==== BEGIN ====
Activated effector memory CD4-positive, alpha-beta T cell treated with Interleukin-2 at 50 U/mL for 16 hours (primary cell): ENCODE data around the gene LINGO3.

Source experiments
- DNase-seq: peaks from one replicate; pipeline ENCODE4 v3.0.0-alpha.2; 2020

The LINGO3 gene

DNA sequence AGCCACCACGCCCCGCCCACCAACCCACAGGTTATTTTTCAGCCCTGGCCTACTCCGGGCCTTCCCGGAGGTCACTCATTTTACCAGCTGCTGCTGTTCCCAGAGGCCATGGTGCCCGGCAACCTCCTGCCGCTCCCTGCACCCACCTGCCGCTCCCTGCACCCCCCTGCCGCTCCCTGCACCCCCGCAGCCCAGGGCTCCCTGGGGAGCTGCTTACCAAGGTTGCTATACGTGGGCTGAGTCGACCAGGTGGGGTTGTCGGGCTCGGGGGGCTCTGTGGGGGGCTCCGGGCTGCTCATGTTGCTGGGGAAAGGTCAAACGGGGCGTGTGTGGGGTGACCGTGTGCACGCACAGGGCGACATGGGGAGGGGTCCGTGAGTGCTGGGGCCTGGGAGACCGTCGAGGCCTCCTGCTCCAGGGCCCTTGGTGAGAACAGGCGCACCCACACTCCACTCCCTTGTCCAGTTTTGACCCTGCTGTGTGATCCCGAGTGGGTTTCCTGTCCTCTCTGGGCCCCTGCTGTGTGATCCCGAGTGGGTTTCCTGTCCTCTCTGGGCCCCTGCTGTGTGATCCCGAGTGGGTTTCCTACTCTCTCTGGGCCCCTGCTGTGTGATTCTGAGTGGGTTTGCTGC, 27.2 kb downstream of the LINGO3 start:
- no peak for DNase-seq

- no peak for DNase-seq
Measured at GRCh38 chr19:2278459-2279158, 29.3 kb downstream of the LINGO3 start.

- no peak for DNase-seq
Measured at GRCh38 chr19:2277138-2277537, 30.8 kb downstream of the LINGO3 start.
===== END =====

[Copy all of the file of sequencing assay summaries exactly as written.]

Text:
Activated effector memory CD4-positive, alpha-beta T cell treated with Interleukin-2 at 50 U/mL for 16 hours (primary cell): ENCODE data around the gene LINGO3.

Source experiments
- DNase-seq: peaks from one replicate; pipeline ENCODE4 v3.0.0-alpha.2; 2020

The LINGO3 gene

DNA sequence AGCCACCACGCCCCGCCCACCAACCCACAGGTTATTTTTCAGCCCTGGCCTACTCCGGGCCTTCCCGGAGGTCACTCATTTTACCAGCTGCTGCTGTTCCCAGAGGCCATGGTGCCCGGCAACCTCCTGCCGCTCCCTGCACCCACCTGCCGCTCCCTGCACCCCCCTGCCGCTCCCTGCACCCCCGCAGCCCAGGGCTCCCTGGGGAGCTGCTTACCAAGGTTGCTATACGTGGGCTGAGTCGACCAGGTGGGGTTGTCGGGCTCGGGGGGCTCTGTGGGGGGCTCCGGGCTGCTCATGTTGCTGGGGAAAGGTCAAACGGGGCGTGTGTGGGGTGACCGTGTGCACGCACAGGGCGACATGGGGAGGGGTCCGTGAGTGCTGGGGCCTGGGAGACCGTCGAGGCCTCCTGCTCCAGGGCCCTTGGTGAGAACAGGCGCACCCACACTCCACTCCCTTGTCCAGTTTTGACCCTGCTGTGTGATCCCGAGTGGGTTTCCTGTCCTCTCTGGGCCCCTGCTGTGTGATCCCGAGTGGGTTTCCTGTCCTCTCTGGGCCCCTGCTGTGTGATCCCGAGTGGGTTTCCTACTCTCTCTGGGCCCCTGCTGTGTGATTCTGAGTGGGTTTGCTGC, 27.2 kb downstream of the LINGO3 start:
- no peak for DNase-seq

- no peak for DNase-seq
Measured at GRCh38 chr19:2278459-2279158, 29.3 kb downstream of the LINGO3 start.

- no peak for DNase-seq
Measured at GRCh38 chr19:2277138-2277537, 30.8 kb downstream of the LINGO3 start.